So you can read my books

Tuesday, November 10, 2015


What might have been and what has been, Point to one end, which is always present.
- T S Eliot

Stephen King can spend months or even years on his opening line.

Listen to what he told me at Meilori's:

"There are all sorts of theories and ideas about what constitutes a good opening line. 

It's a tricky thing, and tough to talk about because I don't think conceptually while I work on a first draft --

 I just write. To get scientific about it is a little like trying to catch moonbeams in a jar.

But there's one thing I'm sure about:

 An opening line should invite the reader to begin the story. 

It should say: 

Listen. Come in here. You want to know about this."

 With really good books, a powerful sense of voice is established in the first line. 

Yet, it is not just whim that has the title of this post on first lines be a quote from T S Elliot's East Coker

I have "In my beginning is my end" start THE RIVAL and end it as well.

All through THE RIVAL that line is a foreshadowing of the ending, 

lending what I hope is depth to the climax and to all the action that leads relentlessly to the death of a major character.

Award-winning mystery author, Craig Johnson, is a master of beginnings mirroring the ending.

"My hero, Walt Longmire, is a sadder-but-wiser sheriff. 

My favorite musketeer was Athos, the heartbroken one.”

It was building his house in Wyoming that gave him the discipline to finish his first novel, he believes.

“I kind of think of it as the blue-collar school of literature,” Mr. Johnson says. 

“Never have I met a ditch digger who said,

 ‘I’m just not feeling the ditch today, the ditch muse is not with me, I have to put my shovel down now.’ ”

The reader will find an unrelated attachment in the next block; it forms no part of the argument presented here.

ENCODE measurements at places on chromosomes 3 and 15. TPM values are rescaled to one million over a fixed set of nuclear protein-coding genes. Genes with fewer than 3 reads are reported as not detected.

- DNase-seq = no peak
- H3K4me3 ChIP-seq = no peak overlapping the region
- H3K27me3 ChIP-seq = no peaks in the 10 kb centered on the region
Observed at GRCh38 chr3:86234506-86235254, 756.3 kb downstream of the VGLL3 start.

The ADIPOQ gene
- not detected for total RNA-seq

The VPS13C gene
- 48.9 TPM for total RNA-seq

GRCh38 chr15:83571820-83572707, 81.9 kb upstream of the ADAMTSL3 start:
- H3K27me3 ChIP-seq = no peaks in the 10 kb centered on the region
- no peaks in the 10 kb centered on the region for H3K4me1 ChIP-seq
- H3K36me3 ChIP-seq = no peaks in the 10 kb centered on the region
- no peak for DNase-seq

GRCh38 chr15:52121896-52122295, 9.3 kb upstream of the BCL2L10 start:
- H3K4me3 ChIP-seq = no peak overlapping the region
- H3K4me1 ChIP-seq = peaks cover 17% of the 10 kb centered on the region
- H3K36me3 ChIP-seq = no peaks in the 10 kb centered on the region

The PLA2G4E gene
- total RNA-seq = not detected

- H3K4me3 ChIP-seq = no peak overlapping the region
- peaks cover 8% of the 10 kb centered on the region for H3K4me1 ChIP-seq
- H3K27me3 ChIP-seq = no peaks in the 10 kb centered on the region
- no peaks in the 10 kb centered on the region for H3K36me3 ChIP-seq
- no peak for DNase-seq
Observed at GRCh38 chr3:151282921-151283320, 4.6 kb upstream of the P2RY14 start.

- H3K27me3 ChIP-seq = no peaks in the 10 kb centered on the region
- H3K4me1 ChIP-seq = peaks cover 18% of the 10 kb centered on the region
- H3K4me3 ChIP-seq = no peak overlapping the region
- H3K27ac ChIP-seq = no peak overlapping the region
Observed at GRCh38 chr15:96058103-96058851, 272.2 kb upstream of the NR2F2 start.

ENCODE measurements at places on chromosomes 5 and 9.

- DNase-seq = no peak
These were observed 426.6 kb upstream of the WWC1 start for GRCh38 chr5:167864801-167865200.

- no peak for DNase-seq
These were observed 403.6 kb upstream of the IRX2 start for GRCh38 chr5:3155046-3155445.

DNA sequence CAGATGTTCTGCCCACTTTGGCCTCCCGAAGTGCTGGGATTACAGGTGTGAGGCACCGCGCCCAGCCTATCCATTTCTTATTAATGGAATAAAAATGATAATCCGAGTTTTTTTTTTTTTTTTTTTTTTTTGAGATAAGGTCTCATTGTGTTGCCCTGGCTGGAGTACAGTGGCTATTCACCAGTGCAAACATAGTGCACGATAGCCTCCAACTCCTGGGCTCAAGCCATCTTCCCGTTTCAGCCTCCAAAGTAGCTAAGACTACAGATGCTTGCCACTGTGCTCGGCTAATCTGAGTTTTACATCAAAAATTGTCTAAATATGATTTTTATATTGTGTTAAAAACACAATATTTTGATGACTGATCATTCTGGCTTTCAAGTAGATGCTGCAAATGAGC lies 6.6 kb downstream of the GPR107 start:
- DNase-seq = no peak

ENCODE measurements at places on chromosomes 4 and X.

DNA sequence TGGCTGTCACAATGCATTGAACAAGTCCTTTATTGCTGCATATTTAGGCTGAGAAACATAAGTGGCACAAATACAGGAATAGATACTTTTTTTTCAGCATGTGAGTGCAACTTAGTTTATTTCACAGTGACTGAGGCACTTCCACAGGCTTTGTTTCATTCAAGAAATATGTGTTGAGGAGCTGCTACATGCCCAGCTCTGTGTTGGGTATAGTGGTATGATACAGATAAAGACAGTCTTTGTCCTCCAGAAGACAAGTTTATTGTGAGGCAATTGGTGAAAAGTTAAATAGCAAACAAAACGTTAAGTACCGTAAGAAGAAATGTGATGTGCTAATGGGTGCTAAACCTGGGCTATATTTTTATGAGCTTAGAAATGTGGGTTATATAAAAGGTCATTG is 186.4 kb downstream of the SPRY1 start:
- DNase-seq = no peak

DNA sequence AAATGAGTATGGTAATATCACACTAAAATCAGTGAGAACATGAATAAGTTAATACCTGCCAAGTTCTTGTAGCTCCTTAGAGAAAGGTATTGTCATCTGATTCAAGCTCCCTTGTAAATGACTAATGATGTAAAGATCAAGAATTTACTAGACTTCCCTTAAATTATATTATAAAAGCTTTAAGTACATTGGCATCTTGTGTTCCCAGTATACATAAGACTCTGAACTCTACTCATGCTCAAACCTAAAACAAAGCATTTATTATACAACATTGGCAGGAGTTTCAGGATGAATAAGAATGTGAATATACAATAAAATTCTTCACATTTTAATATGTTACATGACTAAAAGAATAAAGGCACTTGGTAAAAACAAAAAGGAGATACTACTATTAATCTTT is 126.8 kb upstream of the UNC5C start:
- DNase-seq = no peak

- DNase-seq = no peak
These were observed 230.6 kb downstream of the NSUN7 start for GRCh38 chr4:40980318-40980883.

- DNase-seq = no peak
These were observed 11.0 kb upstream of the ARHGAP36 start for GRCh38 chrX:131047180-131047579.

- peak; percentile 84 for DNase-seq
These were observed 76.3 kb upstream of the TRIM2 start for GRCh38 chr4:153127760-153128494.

Johnson tells of Longmire’s adventures from the sheriff’s perspective. 


Craig starts out with Walt reading to a first grade class from the Brother's Grimm tale of Sleeping Beauty  

that he read to his daughter when she was the age of his listeners.

The off-the-wall questions by the first graders will have you smiling and chuckling out loud at Walt's squirming discomfort.

He accompanies his Cheyenne best friend, Henry Standing Bear, to Philadelphia, 

and then a very personal act of violence pulls him into a string of murders that he will solve or die trying.

The novel ends with Walt again reading the tale of Sleeping Beauty out loud but now to only one person.  

And the ending will tear your heart out.  If your eyes do not fill with tears, you have a heart of stone.

The ending of your novel should birth your opening line and shape all the chapters which follow.  

Only upon reaching the ending should your reader see the symmetry and breathe out low.

I hope this helps in some small way.


  1. First of all, Stephen King is a master in his craft. There is no doubting that, and he's one of my favorite writers.

    Secondly, I love this, "In my beginning is my end" . Love it. Great article!

    1. Teresa, I love his DUMA KEY for the Shawshank type of friendship in it. :-)

      T S Elliot's IN MY BEGINNING IS MY END has always stuck in my mind. I found a way to put it into my novels and in this little article on how to use the beginning and end of our books as Book Ends so to speak.

      I'm glad you enjoyed it. That makes my morning.

  2. Hi Roland ... such an interesting post - titling up a blog post is challenging as sometimes I don't want to be overt about the subject. Giving a book a title a wee bit more challenging.

    Fantastic you put the Charlie Chaplin speech up here - it's so so true to today ... we need to have hope that war will go away, and all the nasty difficulties of dictators etc ... people who just want to hurt - need to be stopped. Cheers HIlary

    1. To think that the Great Dictator was directed, produced, scored by and starred Charlie Chaplin!

      At the time (1940) America was still at peace with Nazi Germany, and the film was frowned upon by the state department. Sigh.

      In his autobiography, Chaplin wrote that he could not have made the film if he had known about the true extent of the horrors of the Nazi Concentration Camps.

      And yes, that speech is so true even today.

      Hemingway and Fitzgerald agreed with you that titles are hard, yet crucial to a novel's success. :-)

  3. There's no muse for ditch diggers? Considering I often see them just standing there, you'd think they were waiting for one.
    Took me until my second book to find a good voice for the opening line.

    1. There's only the paycheck -- no muse! :-)

      About your own path to the opening line -- we learn by doing!